18 major checkpoints for a healthy WordPress website

18 major checkpoints for a healthy WordPress website

Before you launch your website, you want your new website to look and work perfectly. You really want to give your visitors the best experience and want them to return too. Never a second chance for a first impression…

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To make sure you covered all the bases, I have created a shortlist of important things you need to check. Not only before you go live, but also on a regular basis. This list should be part of your maintenance plan. This is how you make the best of your online presence!

Part 1: Technics

  1. Backup: Make sure you backup your website frequently. You can automate the backup with a plugin, and make a backup every day and have it stored in Dropbox. You can synchronize it with your desktop and have a fresh backup every day. Check the procedure regularly to make sure it still runs as planned.
  2. Security: WordPress is a secure platform. It is also very popular and this is why bad guys like it too. Use a good plugin to protect your website. There are many good plugins to protect your website, free as well as paid.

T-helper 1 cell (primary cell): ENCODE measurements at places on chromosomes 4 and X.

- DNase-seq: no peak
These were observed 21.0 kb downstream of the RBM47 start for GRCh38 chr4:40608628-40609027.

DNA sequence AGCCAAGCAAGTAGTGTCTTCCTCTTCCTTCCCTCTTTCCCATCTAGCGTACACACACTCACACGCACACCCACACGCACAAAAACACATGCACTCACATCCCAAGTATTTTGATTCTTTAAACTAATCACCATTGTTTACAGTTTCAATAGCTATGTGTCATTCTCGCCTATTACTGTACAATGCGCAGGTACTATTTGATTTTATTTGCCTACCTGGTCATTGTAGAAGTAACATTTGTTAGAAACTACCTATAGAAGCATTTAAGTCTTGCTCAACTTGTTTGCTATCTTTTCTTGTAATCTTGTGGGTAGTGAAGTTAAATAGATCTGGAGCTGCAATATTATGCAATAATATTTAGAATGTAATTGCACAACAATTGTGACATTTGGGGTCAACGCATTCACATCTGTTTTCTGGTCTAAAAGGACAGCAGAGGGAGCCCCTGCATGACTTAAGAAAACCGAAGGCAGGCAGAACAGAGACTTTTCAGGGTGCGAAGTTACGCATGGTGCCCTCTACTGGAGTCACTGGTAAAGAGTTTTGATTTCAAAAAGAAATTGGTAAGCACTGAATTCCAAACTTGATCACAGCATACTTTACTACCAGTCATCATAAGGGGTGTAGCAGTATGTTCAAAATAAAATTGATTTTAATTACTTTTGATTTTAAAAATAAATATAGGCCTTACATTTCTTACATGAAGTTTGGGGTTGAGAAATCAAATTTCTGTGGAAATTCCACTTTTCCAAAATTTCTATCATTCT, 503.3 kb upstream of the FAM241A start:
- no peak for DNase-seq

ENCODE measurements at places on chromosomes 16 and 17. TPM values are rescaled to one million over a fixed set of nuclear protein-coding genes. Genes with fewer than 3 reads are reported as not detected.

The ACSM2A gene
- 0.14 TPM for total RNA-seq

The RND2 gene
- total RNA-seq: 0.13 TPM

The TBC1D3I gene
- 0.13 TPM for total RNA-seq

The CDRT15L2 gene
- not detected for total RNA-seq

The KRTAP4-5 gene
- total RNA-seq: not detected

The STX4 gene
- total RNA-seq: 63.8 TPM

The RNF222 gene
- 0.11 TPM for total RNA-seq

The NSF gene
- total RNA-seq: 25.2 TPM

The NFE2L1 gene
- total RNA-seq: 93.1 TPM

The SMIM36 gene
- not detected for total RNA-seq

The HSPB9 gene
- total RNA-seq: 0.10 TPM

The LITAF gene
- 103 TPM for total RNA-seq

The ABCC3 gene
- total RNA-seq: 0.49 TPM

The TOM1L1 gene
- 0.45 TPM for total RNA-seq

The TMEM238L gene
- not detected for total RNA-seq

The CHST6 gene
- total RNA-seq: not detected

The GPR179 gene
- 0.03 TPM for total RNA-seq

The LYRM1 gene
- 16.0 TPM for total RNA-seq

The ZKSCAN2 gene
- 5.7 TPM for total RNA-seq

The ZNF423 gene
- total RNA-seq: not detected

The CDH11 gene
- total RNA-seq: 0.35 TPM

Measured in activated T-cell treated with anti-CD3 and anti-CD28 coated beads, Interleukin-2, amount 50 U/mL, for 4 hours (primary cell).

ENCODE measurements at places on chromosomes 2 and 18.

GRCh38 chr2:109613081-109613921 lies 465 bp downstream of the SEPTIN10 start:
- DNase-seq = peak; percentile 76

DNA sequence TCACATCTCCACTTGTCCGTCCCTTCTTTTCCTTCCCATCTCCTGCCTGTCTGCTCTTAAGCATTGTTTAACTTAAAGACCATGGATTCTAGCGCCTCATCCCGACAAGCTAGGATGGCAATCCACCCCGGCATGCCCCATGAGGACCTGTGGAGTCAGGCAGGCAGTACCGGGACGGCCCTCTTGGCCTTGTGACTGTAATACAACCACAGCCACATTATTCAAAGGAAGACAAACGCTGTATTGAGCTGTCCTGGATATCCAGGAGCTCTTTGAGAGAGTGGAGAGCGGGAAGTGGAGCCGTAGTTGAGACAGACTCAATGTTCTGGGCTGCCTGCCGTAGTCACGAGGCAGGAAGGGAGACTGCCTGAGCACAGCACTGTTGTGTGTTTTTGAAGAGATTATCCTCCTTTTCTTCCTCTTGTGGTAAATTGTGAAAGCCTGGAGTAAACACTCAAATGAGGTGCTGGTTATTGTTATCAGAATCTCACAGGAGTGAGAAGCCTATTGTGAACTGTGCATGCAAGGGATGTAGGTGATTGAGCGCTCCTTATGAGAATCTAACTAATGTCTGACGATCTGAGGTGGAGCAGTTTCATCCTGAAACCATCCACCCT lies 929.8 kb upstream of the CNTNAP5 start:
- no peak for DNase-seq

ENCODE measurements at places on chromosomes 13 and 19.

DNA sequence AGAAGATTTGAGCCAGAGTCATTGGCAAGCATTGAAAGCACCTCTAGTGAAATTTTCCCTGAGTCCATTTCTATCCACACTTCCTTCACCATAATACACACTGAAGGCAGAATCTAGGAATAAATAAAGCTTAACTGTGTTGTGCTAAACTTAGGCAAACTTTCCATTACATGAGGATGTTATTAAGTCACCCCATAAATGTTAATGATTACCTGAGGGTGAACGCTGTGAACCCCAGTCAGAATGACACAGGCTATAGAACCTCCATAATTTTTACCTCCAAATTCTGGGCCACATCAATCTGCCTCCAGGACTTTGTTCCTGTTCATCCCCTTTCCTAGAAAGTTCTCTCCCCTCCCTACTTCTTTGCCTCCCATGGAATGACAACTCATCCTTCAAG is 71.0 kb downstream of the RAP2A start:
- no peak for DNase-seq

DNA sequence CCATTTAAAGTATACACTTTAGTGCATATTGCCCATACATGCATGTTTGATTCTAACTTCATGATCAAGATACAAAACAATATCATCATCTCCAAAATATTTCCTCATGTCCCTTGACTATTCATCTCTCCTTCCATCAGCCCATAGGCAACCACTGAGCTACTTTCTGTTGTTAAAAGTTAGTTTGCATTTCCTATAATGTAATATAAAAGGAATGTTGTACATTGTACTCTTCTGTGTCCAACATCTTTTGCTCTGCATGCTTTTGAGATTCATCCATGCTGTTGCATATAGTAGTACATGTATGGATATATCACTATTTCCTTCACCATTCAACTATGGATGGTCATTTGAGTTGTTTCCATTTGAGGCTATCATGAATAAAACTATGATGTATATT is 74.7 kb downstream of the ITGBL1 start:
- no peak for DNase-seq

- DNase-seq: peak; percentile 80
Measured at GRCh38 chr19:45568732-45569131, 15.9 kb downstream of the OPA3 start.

3. Robots.txt: The robots.txt file tells the crawler bots how to crawl your website. It makes it easier for them to index your website. You can make and upload it yourself (many examples available) or have a plugin do it for you.
  4. Sitemap: Always add a sitemap to your website before you go live. Google, but also Bing and other search engines, use the sitemap to index your website. The sitemap provides them with the url’s to all the content you want to have indexed. Use a plugin to have the sitemap made for you. Add your website to Google Search Console and add your sitemap to it.
  5. Spam Protection: Use a plugin to protect your website from spam on comments and forms. Some security plugins have spam protection built in.
  6. Analytics Code: You can use a plugin to install the Google Analytics tracking code. Many themes offer the option to paste the code into the theme. You can also add the code manually to your theme files.